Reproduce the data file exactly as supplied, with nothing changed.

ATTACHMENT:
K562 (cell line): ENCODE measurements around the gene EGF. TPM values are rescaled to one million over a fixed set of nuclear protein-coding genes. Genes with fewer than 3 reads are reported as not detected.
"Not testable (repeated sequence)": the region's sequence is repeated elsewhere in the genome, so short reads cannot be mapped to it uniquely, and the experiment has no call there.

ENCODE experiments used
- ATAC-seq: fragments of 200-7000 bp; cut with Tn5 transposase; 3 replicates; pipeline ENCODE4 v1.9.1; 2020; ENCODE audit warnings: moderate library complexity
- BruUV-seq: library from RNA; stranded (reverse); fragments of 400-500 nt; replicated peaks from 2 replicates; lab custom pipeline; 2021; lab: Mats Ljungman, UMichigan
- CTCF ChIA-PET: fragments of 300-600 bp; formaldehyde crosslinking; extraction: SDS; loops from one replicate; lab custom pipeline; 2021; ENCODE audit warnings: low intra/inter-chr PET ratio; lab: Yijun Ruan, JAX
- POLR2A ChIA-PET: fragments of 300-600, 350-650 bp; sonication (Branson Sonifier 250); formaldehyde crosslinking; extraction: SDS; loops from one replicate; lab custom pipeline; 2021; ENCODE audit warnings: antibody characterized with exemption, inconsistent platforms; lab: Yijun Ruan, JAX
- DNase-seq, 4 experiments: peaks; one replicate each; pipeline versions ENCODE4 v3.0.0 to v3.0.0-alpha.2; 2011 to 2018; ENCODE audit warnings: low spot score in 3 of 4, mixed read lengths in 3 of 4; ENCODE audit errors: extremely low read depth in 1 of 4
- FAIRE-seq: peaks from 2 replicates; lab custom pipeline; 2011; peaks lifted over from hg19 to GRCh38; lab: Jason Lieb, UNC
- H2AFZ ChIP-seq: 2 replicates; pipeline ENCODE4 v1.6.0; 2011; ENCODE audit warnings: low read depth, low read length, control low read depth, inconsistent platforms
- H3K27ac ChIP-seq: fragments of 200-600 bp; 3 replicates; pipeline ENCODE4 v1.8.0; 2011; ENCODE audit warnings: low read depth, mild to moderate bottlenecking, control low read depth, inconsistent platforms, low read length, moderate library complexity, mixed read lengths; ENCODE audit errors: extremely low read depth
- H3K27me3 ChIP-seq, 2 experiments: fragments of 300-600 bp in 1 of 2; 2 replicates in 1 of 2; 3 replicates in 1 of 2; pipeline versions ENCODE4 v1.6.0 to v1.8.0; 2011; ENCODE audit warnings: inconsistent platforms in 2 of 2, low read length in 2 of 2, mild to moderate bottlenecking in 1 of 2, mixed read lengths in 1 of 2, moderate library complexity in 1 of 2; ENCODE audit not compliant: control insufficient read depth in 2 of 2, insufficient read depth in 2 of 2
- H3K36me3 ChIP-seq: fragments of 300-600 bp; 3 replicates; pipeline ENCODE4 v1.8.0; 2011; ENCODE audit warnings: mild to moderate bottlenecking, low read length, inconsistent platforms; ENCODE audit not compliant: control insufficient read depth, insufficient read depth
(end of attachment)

K562 (cell line): ENCODE measurements around the gene EGF. TPM values are rescaled to one million over a fixed set of nuclear protein-coding genes. Genes with fewer than 3 reads are reported as not detected.
"Not testable (repeated sequence)": the region's sequence is repeated elsewhere in the genome, so short reads cannot be mapped to it uniquely, and the experiment has no call there.

ENCODE experiments used
- ATAC-seq: fragments of 200-7000 bp; cut with Tn5 transposase; 3 replicates; pipeline ENCODE4 v1.9.1; 2020; ENCODE audit warnings: moderate library complexity
- BruUV-seq: library from RNA; stranded (reverse); fragments of 400-500 nt; replicated peaks from 2 replicates; lab custom pipeline; 2021; lab: Mats Ljungman, UMichigan
- CTCF ChIA-PET: fragments of 300-600 bp; formaldehyde crosslinking; extraction: SDS; loops from one replicate; lab custom pipeline; 2021; ENCODE audit warnings: low intra/inter-chr PET ratio; lab: Yijun Ruan, JAX
- POLR2A ChIA-PET: fragments of 300-600, 350-650 bp; sonication (Branson Sonifier 250); formaldehyde crosslinking; extraction: SDS; loops from one replicate; lab custom pipeline; 2021; ENCODE audit warnings: antibody characterized with exemption, inconsistent platforms; lab: Yijun Ruan, JAX
- DNase-seq, 4 experiments: peaks; one replicate each; pipeline versions ENCODE4 v3.0.0 to v3.0.0-alpha.2; 2011 to 2018; ENCODE audit warnings: low spot score in 3 of 4, mixed read lengths in 3 of 4; ENCODE audit errors: extremely low read depth in 1 of 4
- FAIRE-seq: peaks from 2 replicates; lab custom pipeline; 2011; peaks lifted over from hg19 to GRCh38; lab: Jason Lieb, UNC
- H2AFZ ChIP-seq: 2 replicates; pipeline ENCODE4 v1.6.0; 2011; ENCODE audit warnings: low read depth, low read length, control low read depth, inconsistent platforms
- H3K27ac ChIP-seq: fragments of 200-600 bp; 3 replicates; pipeline ENCODE4 v1.8.0; 2011; ENCODE audit warnings: low read depth, mild to moderate bottlenecking, control low read depth, inconsistent platforms, low read length, moderate library complexity, mixed read lengths; ENCODE audit errors: extremely low read depth
- H3K27me3 ChIP-seq, 2 experiments: fragments of 300-600 bp in 1 of 2; 2 replicates in 1 of 2; 3 replicates in 1 of 2; pipeline versions ENCODE4 v1.6.0 to v1.8.0; 2011; ENCODE audit warnings: inconsistent platforms in 2 of 2, low read length in 2 of 2, mild to moderate bottlenecking in 1 of 2, mixed read lengths in 1 of 2, moderate library complexity in 1 of 2; ENCODE audit not compliant: control insufficient read depth in 2 of 2, insufficient read depth in 2 of 2
- H3K36me3 ChIP-seq: fragments of 300-600 bp; 3 replicates; pipeline ENCODE4 v1.8.0; 2011; ENCODE audit warnings: mild to moderate bottlenecking, low read length, inconsistent platforms; ENCODE audit not compliant: control insufficient read depth, insufficient read depth